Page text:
Last April I spent a very rainy and cold Saturday traveling around Chicago with some friends, running in and out bookstores, collecting punchcards. It was the last Saturday of the month—Independent Bookstore Day—and we were participating in the first My Chicago Bookstore Challenge: if you visited 10 of the participating independent bookstores throughout the city and suburbs, you received a 10% discount from all participating stores for the next year; if you visited 15, you got 15%. We succeeded in visiting 11 participating bookstores and several more that weren't on the list, just for fun.
The Back of the Yards Neighborhood Council selected Sparkfactor to create an informational brochure and annual report for the Special Service Area #13, the Stockyards Industrial Park, which is under purview of the BYNC.
The content provided from BYNC detailed the services the SSA provides to the area, surrounding community, and business climate. They made it easy to inform their audience about what a Special Service Area is and what SSA #13 has accomplished. We used Adobe to create the tri-fold brochure. Each section has a different background color to distinguish itself from surrounding sections, and the brochure also includes relevant images.
In Chicago, there are Special Service Areas (SSAs) throughout the city, streets that are economic thoroughfares in the neighborhood. SSAs are under local neighborhood organizations and provide services to business owners, like facade and building improvements and marketing and advertising of the area.
The Back of the Yards Neighborhood Council has several SSAs under its care, one of which is SSA #39 Brighton Park and Archer Heights, which was established in 2007. These two lesser known neighborhoods on the Southwest Side of the city are connected through the SSA, which runs southwest down a portion of Archer Ave from California in Brighton Park to Pulaski in Archer Heights. The SSA commission wanted to create a brand identity and an ad campaign to increase the awareness of the area, not only to bring in more visitors from around the city and tourists that happen to pass through the transportation in the area, but also to encourage locals to see their neighborhood as a place to invest in with their time and money.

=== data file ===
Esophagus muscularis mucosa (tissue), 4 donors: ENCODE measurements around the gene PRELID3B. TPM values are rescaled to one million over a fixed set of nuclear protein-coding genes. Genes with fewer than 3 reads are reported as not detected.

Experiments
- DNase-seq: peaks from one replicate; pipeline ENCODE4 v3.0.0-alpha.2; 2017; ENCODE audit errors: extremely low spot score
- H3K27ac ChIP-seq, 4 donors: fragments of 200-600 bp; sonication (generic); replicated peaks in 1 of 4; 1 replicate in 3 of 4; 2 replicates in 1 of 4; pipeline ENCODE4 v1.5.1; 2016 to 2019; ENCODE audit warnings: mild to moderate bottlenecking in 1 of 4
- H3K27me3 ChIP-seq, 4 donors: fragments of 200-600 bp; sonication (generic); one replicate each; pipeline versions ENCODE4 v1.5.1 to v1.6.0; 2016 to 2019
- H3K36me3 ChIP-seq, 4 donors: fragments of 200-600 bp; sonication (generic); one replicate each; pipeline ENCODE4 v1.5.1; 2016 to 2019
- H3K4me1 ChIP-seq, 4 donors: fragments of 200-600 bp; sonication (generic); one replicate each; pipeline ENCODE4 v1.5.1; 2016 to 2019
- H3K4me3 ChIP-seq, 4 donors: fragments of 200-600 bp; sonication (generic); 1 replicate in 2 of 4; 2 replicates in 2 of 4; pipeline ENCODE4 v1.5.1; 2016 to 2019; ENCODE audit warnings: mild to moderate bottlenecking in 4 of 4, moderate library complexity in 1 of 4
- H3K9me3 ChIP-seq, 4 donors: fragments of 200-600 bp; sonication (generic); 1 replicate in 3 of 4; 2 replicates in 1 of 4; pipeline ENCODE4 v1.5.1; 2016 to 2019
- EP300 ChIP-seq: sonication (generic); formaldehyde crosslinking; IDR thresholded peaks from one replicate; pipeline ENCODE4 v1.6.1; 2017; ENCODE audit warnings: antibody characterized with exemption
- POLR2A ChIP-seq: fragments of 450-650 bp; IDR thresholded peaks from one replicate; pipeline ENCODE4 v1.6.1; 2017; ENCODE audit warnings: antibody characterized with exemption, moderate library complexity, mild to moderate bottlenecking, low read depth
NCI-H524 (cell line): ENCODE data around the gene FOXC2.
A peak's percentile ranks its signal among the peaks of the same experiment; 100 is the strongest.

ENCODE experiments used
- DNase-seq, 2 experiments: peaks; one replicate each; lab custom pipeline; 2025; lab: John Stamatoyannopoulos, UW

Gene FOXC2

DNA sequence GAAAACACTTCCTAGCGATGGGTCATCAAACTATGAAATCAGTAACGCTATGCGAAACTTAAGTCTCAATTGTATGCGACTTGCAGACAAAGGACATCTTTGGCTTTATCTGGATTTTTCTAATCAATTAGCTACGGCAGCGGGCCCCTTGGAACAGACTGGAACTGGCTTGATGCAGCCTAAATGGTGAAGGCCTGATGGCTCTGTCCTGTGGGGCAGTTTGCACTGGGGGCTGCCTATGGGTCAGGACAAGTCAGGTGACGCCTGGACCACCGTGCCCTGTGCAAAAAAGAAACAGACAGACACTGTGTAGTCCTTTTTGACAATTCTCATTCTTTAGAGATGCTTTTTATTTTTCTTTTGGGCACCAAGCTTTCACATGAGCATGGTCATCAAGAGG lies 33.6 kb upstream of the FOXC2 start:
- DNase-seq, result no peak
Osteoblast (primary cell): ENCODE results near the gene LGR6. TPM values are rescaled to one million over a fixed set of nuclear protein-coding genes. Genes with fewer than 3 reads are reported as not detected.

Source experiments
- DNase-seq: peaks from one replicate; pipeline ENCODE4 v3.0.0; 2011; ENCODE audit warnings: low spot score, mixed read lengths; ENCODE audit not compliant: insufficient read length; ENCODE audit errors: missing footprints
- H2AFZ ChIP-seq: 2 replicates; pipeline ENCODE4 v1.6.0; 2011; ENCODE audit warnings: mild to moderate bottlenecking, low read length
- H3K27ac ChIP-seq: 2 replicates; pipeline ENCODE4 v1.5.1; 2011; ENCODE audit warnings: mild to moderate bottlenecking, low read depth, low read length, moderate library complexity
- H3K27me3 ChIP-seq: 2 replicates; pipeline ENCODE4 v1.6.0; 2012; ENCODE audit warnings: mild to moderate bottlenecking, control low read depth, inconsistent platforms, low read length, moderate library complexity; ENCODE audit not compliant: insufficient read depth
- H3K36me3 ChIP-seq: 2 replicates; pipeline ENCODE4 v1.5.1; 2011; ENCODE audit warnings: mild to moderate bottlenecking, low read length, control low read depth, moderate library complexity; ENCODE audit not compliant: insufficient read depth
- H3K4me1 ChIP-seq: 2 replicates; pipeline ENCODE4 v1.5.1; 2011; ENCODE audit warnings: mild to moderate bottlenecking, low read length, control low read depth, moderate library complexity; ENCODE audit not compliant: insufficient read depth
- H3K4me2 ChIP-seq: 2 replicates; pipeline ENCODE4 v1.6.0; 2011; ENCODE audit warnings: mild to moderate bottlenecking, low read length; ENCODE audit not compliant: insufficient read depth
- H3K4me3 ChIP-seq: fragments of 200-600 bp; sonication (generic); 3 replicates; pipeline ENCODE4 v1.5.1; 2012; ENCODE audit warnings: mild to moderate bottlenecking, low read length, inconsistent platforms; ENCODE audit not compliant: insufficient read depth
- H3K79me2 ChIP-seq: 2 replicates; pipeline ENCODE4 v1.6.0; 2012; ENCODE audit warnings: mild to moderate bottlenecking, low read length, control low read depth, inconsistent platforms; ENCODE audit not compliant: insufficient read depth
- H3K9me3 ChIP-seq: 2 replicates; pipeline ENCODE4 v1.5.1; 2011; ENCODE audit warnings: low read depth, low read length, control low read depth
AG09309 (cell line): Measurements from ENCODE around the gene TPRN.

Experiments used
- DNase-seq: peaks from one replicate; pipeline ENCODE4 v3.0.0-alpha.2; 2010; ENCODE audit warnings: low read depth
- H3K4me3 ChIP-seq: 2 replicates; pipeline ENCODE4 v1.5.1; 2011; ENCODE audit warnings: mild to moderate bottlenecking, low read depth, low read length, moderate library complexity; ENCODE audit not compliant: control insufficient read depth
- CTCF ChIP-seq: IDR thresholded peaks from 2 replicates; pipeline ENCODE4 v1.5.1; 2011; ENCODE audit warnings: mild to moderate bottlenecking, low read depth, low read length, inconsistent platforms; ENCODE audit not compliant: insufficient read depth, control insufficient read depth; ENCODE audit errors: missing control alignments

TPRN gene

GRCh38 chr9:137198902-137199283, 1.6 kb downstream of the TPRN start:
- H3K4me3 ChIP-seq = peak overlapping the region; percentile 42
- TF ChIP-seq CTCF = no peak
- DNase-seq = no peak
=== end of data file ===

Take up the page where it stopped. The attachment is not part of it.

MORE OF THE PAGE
The Rogers Park Business Alliance has a few different City of Chicago Special Service Areas (SSAs) under its purview, including SSA #43. SSA #43 includes a good portion of Devon Avenue (a busy east/west street in Chicago) and a part of Western Avenue (the city's longest continuous street). SSA #43 wanted to develop a brand identity for the area and an ad campaign to draw people—city residents and tourists alike—to the businesses to boost the local economy and show off what Devon has to offer.
Baseball is back! Today was supposed to be the opening day for Wrigley Field, but with the snow that fell this morning in Chicago, the Cubs decided to postpone the game, while the White Sox found a pretty ingenious way of dealing with the snow on their field to still play their home opener.
As the Cubs were prepping for Opening Day, I'm sure they wanted to get as many people as possible in the stands. In the days leading up April 9, I came across Facebook ads in my feed reminding me that Opening Day tickets were still available.
The ads themselves are simple: nine words, the Cubs hashtag for the year, and a couple of photos with stadium seats. But there's so much communicated in such a simple ad that it should act as the template for your future social ads.
Neighborhoods rely on local businesses to bring in visitors and revenue to the area. Some businesses can do a great job of marketing and advertising their own company, but often it's up to various neighborhood organizations to bring area businesses together to draw participation from local residents, city-wide visitors, and tourists.